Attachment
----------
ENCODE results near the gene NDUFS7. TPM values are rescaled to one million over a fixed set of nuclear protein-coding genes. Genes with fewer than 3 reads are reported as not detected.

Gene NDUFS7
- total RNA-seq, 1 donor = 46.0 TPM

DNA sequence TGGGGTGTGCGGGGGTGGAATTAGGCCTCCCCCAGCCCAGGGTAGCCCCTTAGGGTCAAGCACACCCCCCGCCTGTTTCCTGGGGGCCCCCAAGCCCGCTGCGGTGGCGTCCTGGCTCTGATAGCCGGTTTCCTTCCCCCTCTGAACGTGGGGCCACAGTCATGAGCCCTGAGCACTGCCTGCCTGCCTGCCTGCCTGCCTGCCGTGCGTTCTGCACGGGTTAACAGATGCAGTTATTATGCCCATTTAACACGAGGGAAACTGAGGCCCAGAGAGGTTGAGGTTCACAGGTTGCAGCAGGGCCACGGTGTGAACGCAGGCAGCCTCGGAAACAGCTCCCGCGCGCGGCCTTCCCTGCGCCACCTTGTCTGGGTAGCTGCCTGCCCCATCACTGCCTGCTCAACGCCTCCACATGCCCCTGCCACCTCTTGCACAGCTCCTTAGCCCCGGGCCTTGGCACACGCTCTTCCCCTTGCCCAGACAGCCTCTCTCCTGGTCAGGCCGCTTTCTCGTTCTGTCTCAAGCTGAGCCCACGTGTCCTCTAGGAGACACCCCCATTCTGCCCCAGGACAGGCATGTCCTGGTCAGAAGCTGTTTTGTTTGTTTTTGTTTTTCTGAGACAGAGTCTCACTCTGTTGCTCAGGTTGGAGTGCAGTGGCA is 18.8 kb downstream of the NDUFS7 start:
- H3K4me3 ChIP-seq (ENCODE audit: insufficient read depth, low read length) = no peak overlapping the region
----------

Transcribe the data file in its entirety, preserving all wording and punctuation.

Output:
ENCODE results near the gene NDUFS7. TPM values are rescaled to one million over a fixed set of nuclear protein-coding genes. Genes with fewer than 3 reads are reported as not detected.

Gene NDUFS7
- total RNA-seq, 1 donor = 46.0 TPM

DNA sequence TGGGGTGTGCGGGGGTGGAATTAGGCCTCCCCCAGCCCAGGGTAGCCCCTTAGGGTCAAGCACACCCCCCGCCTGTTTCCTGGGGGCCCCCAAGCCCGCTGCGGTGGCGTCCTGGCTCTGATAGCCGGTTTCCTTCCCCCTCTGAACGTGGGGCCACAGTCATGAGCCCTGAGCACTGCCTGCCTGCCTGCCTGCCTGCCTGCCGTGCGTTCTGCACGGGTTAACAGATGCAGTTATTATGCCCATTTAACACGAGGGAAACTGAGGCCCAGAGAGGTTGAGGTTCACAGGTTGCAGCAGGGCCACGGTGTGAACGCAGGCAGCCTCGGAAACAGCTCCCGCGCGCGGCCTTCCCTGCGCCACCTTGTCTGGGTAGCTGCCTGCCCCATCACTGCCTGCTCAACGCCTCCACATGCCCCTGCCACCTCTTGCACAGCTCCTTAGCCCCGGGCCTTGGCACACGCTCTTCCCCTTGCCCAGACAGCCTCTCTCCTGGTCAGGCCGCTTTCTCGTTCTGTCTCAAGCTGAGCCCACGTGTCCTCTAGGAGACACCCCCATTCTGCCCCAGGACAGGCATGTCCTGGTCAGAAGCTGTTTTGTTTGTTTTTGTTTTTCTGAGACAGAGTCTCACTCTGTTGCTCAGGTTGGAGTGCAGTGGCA is 18.8 kb downstream of the NDUFS7 start:
- H3K4me3 ChIP-seq (ENCODE audit: insufficient read depth, low read length) = no peak overlapping the region